The feud between Gov. Matt Bevin and Attorney General Andy Beshear continued Friday as Bevin accused Beshear of shirking his duty and Beshear publicly responded to a request for information filed by the governor that sought details about the inner workings of Beshear’s office.
In a news conference live-streamed on YouTube, Beshear defended the accomplishments of his office over the past year, saying he wanted to be as transparent as possible with the public.
“I’m not the governor’s lawyer, or the legislature’s lawyer. I’m the people’s lawyer,” Beshear said.
By releasing his response to Bevin publicly, Beshear said, “I believe the information can’t be taken out of context, regardless of who would take it out of context. You can’t take just one line from a letter and use it in any way to mislead people.”
Beshear, a Democrat, was responding to two requests issued under Section 78 of the Kentucky Constitution, which allows Bevin, a Republican, to request information from the other constitutional officers. Beshear said he has received approximately five of those requests since taking office in January 2016.
The only other Democrat who holds a state constitutional office, Secretary of State Alison Lundergan Grimes, has not received any formal inquiries from Bevin about her office, according to spokesman Bradford Queen.
Neither has state Auditor Mike Harmon, spokesman Michael Goins said.
Bevin’s office did not immediately respond to a request for comment.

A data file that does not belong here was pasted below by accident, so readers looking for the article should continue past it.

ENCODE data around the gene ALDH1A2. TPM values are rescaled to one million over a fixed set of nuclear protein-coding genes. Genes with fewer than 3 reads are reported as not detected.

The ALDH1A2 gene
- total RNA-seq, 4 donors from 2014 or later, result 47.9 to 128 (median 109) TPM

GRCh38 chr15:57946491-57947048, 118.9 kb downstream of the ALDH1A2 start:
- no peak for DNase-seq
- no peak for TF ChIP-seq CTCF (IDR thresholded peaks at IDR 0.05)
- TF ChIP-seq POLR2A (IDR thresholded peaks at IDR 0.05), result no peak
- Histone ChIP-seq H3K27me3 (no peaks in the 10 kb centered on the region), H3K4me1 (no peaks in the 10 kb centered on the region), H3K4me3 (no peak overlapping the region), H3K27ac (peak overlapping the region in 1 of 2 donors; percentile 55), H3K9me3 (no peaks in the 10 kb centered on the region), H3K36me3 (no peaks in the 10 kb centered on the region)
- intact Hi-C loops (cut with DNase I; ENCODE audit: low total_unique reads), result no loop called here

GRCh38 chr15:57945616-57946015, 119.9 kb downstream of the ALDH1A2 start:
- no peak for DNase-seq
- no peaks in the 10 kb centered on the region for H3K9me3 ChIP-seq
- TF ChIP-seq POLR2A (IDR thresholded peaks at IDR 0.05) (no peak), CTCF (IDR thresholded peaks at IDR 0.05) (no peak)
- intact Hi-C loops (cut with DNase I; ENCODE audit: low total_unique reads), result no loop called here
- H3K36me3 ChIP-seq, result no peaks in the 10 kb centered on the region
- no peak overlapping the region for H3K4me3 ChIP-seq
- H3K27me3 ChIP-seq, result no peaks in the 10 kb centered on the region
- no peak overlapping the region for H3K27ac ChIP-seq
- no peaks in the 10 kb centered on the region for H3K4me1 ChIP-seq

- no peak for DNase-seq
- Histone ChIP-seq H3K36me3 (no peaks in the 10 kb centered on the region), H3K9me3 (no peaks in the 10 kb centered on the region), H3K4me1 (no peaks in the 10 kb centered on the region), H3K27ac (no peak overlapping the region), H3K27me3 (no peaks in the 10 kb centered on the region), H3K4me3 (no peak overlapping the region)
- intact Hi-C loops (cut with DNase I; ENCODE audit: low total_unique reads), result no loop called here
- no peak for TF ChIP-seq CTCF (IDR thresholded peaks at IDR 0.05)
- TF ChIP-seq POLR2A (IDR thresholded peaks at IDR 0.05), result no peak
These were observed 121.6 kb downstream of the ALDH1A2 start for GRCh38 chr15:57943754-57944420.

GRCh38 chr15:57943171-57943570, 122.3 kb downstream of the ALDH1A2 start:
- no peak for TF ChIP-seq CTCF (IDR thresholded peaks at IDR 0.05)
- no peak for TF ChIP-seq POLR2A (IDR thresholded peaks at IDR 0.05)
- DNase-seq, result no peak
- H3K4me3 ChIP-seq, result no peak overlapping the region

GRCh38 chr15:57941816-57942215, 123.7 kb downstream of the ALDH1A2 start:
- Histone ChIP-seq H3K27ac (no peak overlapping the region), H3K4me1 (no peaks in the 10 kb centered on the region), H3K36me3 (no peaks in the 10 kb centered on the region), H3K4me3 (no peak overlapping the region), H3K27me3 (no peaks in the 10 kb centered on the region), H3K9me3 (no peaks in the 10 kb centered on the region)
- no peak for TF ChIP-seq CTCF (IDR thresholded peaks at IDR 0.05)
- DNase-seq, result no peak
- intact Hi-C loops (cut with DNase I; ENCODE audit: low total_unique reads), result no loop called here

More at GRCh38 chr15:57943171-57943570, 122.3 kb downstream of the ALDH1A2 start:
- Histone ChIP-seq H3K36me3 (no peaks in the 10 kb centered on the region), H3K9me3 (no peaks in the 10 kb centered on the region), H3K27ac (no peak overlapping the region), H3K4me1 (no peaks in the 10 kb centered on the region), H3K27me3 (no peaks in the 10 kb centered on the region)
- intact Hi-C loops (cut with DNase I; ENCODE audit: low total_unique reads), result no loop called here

Bevin’s inquiry asked for details about Beshear’s Office of Civil and Environmental Law, including the number of attorneys assigned to the division and descriptions of the cases they have handled in the past three years. He also asked about the division of Beshear’s office that decides appeals of the Kentucky Open Records Act and Open Meetings Act. Bevin wanted to know the number of appeals decided in the past three years and how many attorneys handle such cases.
“I’m always appreciative when the governor takes an interest in the hard-working staff in my office,” Beshear said. “As their governor, I hope he will thank them for their hard work and success.”
Beshear’s news conference came hours after Bevin’s office issued a news release that said, “Beshear has not lifted a finger to defend the constitutionality of HB 2.”
Bevin was referring to a lawsuit filed by the ACLU of Kentucky that challenges the constitutionality of a law approved last month that requires women to view the results of an ultrasound before getting an abortion.
Beshear said he is defending the case as aggressively as he can by requesting that the two defendants he represents, the Office of the Attorney General and the Kentucky Medical Licensure Board, are dismissed from the case. The governor’s lawyers are defending the Cabinet for Health and Family Services, which implemented the law.
Bevin has taken issue with Beshear’s actions in the case, arguing that Beshear failed to do his job when he didn’t make a legal argument in favor of the law as he responded to a motion to temporarily block its implementation.
Beshear has said he didn’t take a position on the temporary restraining order because it should not apply to the two offices he is defending. Bevin’s lawyers have filed two briefs asking the judge to dismiss the request for a temporary restraining order.
“Listen, the governor is trying to trick you guys using procedure,” Beshear said. “A supplemental brief was filed by the cabinet today. We’re going to file two briefs next week and we’re going to be at the hearing.”
Beshear said if the two parties he is representing are dismissed, he would also defend the cabinet. But when asked whether he personally thinks the law is constitutional, he demurred.
“Ultimately, whether it’s constitutional will be decided by, if not the (U.S.) Supreme Court, the 6th Circuit (Court of Appeals),” Beshear said.